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So after trying to teach atemi, I took a bunch of poor students at my dojo and gave them a class on atemi. I've got such a 'soft and gentle' Aikido reputation that one of our sandans actually scoffed when he heard that I'd taught a class on atemi. "THAT I'd like to see," he said.
At the end of the class I usually ask for questions. Xavier asked, "What are the points to concenrate on when doing atemi." It was a nice question because it let me sum up the points I was trying to make in the class:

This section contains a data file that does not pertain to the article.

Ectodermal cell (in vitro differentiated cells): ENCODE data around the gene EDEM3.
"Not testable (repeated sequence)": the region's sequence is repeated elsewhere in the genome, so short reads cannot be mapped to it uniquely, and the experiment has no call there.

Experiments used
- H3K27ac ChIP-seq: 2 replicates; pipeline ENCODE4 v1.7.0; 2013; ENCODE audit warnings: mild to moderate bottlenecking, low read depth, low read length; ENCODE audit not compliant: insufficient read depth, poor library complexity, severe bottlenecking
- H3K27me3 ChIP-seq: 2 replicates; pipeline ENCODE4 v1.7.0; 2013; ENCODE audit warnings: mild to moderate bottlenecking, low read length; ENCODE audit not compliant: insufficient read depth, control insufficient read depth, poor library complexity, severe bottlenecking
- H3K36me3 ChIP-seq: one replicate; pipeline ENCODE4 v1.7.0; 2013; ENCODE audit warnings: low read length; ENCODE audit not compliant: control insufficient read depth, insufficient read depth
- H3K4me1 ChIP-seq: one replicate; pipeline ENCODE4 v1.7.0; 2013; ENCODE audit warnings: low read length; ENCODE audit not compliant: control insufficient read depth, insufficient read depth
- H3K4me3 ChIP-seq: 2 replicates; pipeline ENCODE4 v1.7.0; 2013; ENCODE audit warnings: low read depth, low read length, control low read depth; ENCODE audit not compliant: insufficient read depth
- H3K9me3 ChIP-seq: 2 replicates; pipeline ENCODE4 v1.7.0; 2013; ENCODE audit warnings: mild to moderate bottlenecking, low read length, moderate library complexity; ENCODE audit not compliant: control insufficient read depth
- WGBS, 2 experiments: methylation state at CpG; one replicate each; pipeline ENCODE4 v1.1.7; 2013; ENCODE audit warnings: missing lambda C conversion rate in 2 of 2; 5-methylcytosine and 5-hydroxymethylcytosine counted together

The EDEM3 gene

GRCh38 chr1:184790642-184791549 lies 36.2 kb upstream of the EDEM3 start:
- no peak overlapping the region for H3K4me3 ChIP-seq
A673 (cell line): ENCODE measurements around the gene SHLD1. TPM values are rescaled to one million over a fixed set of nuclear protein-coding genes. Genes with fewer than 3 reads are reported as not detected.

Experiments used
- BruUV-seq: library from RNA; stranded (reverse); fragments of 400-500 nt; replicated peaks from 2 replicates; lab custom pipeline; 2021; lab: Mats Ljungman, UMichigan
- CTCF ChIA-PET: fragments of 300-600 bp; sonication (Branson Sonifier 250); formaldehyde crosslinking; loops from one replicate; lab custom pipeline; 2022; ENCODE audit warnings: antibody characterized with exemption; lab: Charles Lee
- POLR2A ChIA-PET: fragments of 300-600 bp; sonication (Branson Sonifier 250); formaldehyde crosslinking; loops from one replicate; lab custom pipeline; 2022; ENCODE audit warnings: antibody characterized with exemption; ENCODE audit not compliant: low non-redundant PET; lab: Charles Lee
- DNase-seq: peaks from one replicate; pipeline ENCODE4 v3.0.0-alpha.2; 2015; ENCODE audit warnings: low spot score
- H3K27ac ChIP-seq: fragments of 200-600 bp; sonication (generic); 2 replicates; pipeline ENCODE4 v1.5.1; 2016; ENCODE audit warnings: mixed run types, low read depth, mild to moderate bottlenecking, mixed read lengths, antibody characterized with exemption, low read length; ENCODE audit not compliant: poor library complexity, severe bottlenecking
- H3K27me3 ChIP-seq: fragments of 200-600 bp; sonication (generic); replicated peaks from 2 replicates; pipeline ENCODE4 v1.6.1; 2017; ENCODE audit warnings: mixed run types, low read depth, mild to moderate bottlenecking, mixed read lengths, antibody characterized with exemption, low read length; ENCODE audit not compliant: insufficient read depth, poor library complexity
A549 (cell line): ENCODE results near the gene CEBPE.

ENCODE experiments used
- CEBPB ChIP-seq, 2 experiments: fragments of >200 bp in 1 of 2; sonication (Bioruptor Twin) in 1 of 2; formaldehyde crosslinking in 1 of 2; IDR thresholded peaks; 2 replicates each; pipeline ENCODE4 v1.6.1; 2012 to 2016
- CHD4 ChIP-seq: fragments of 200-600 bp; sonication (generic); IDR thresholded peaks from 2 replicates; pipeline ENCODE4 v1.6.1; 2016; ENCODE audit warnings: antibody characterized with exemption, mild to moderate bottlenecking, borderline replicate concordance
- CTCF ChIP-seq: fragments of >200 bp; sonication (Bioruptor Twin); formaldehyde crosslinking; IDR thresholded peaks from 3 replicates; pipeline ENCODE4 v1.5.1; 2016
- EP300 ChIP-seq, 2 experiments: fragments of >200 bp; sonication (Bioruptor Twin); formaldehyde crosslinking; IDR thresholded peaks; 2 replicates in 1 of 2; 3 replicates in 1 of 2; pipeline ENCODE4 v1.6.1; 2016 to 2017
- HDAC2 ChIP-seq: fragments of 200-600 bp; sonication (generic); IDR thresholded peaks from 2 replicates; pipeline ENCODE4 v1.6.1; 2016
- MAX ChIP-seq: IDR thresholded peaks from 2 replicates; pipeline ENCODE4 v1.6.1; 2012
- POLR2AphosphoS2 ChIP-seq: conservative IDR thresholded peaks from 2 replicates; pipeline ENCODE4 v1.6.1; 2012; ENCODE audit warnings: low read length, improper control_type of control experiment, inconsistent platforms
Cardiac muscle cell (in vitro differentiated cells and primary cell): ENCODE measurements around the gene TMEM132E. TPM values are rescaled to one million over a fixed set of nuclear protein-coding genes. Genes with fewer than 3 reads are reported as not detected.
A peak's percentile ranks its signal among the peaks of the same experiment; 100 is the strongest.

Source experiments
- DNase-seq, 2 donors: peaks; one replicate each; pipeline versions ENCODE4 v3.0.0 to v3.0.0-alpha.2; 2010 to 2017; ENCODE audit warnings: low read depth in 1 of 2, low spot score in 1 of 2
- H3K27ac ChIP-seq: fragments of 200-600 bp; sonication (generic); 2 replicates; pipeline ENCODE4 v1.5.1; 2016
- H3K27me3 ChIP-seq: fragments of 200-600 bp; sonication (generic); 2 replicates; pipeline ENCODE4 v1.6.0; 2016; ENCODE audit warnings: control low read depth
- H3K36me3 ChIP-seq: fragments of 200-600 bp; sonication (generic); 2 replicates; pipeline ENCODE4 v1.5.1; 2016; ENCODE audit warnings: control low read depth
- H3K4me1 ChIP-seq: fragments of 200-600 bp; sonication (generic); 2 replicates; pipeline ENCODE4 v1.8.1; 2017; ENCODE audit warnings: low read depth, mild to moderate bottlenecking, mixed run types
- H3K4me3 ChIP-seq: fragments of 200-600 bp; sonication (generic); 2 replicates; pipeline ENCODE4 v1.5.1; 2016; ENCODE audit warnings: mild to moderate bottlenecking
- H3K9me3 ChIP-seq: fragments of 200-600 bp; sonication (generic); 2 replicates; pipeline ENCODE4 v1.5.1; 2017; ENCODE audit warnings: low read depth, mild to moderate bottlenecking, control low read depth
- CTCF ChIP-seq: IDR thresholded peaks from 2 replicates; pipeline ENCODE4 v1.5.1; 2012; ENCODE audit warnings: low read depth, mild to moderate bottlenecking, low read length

Atemi should not interrupt the flow uke's movement
Atemi should be used as a check of positioning and stance
Effective atemi should not rely on the 'respect atemi' agreement between partners. Truly effective atemi commands respect
Effective atemi should not rely on hurting uke. If you can not influence your partner without hurting them then your positioning, stance, timing, or intent need work
These are easy things to say, difficult things to demonstrate, and nigh-on impossible to teach, I think.